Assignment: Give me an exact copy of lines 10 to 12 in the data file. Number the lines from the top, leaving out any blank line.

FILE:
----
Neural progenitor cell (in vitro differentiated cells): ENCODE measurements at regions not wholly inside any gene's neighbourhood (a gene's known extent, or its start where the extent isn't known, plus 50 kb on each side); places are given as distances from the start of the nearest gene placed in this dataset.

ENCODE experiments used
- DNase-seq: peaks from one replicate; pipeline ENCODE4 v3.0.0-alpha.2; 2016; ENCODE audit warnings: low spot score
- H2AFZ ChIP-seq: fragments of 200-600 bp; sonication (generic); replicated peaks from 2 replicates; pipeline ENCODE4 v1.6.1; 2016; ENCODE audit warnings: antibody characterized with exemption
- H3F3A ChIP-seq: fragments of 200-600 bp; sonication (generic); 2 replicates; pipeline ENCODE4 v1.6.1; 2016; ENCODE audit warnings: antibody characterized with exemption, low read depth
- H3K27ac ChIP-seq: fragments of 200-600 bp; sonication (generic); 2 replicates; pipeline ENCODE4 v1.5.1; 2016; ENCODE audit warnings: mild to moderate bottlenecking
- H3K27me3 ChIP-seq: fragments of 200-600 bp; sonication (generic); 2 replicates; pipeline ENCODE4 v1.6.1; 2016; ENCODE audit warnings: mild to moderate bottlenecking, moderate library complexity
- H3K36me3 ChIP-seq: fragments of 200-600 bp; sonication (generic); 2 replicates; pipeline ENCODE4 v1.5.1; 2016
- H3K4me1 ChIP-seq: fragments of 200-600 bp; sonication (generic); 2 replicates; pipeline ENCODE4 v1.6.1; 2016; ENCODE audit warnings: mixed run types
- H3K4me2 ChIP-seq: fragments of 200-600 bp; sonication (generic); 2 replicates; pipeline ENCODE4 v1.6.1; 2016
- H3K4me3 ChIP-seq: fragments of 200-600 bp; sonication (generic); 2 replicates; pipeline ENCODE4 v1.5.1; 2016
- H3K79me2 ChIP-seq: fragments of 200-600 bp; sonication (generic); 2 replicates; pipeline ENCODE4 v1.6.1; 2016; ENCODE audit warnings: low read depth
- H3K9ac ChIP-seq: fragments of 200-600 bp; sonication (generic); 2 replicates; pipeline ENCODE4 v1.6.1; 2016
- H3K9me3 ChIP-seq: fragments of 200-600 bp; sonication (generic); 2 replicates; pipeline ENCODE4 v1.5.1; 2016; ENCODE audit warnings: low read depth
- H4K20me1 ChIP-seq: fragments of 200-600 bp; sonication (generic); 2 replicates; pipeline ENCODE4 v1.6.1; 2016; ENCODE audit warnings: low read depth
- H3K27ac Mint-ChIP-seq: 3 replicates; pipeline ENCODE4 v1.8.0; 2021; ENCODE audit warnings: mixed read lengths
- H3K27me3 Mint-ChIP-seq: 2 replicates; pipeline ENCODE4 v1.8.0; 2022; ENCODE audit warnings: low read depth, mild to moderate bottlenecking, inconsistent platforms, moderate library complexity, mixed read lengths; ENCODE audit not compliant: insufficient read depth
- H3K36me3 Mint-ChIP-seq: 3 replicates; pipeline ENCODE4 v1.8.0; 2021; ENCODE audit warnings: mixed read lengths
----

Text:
- H3K4me2 ChIP-seq: fragments of 200-600 bp; sonication (generic); 2 replicates; pipeline ENCODE4 v1.6.1; 2016
- H3K4me3 ChIP-seq: fragments of 200-600 bp; sonication (generic); 2 replicates; pipeline ENCODE4 v1.5.1; 2016
- H3K79me2 ChIP-seq: fragments of 200-600 bp; sonication (generic); 2 replicates; pipeline ENCODE4 v1.6.1; 2016; ENCODE audit warnings: low read depth